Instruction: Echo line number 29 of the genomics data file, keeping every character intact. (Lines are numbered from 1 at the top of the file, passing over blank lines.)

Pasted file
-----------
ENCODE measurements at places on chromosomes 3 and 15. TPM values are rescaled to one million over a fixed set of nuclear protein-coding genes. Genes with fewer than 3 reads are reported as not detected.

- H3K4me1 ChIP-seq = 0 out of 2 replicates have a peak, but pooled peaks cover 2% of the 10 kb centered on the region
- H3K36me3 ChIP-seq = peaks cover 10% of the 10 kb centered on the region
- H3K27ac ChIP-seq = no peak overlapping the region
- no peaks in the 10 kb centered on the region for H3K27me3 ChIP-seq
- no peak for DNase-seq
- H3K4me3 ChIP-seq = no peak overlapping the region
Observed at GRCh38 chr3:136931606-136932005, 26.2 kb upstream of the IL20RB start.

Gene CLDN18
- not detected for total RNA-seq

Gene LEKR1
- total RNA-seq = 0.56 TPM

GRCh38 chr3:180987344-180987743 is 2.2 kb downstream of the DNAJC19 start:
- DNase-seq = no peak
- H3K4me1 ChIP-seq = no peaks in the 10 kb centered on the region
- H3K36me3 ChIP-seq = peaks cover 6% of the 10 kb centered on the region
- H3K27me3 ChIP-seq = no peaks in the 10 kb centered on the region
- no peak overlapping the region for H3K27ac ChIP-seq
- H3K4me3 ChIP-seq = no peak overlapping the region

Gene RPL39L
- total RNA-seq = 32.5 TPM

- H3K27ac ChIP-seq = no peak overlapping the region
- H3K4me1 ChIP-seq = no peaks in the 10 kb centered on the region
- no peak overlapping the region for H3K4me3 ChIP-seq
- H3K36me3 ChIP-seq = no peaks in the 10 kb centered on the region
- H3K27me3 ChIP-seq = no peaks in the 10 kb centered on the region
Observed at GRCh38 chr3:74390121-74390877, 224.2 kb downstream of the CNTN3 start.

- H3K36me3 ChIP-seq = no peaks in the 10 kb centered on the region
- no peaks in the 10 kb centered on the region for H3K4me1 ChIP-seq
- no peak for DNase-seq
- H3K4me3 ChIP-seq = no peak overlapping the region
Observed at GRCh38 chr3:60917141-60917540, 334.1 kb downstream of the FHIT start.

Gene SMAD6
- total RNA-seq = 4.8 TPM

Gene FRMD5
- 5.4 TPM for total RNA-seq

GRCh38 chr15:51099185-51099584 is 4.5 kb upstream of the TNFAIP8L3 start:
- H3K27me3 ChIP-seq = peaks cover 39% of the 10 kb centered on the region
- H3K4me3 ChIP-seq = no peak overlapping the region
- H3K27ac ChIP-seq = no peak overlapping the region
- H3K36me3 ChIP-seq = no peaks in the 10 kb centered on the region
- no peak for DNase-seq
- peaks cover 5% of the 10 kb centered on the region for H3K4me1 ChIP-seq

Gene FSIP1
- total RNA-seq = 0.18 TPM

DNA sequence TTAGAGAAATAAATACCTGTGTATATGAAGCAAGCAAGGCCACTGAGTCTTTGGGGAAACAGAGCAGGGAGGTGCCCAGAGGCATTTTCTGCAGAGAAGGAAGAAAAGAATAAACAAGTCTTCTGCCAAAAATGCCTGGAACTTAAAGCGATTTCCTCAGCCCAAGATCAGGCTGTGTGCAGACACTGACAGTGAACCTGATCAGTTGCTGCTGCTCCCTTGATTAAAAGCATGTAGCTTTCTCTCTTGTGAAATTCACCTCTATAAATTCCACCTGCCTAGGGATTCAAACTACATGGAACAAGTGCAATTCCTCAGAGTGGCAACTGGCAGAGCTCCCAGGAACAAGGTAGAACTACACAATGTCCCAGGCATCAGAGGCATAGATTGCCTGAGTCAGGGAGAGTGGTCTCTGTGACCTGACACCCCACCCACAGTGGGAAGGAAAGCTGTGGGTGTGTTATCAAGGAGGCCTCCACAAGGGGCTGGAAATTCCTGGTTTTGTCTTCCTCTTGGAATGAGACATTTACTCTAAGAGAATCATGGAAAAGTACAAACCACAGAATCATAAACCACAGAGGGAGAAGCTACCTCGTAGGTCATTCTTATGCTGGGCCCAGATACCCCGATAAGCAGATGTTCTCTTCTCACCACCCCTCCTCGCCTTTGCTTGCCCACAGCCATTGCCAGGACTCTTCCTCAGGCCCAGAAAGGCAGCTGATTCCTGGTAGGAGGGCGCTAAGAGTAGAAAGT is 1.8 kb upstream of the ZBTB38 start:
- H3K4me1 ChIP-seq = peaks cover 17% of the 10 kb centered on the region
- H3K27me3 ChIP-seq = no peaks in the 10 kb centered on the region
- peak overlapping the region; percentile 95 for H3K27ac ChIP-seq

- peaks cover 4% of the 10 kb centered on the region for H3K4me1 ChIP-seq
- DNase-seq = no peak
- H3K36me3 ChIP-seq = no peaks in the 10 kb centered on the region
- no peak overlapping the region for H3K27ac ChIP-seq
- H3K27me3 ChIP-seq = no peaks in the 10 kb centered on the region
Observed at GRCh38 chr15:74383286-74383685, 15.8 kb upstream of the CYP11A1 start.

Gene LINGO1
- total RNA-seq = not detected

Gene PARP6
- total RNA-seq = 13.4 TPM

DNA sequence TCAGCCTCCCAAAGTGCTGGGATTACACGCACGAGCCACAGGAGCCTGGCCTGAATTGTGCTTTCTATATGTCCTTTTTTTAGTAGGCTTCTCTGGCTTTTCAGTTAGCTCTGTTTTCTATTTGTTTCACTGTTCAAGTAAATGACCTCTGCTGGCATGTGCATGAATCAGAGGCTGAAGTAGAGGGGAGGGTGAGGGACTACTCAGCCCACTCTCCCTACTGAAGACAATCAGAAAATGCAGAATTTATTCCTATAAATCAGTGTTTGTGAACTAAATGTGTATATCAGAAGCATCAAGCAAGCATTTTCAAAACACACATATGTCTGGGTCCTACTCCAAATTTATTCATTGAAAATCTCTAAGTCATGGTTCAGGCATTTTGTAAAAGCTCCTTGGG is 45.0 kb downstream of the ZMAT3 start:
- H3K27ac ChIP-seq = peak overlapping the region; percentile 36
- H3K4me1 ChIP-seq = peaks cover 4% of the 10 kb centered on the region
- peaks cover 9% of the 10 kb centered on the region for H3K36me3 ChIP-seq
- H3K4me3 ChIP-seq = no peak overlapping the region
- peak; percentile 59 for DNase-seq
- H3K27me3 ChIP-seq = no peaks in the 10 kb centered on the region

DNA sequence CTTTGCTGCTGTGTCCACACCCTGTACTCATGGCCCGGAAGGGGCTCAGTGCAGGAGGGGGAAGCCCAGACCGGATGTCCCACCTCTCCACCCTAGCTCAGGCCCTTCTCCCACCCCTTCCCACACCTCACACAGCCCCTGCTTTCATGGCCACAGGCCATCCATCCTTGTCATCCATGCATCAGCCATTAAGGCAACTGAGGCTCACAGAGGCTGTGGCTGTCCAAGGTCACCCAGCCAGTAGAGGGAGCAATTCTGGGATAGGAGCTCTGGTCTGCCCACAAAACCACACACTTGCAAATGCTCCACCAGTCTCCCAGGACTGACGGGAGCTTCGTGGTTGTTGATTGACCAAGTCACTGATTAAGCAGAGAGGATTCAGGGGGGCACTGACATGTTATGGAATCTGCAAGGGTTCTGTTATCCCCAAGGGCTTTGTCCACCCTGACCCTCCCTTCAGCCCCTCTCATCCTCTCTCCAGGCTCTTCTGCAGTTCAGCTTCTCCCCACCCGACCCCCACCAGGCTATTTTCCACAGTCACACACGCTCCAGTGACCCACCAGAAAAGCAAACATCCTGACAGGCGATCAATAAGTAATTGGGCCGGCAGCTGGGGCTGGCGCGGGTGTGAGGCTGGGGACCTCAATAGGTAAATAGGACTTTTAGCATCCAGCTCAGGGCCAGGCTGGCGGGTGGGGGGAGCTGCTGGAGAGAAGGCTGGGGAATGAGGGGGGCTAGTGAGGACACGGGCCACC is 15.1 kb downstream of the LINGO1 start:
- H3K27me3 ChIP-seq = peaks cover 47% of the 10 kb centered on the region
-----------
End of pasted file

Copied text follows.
- no peaks in the 10 kb centered on the region for H3K4me1 ChIP-seq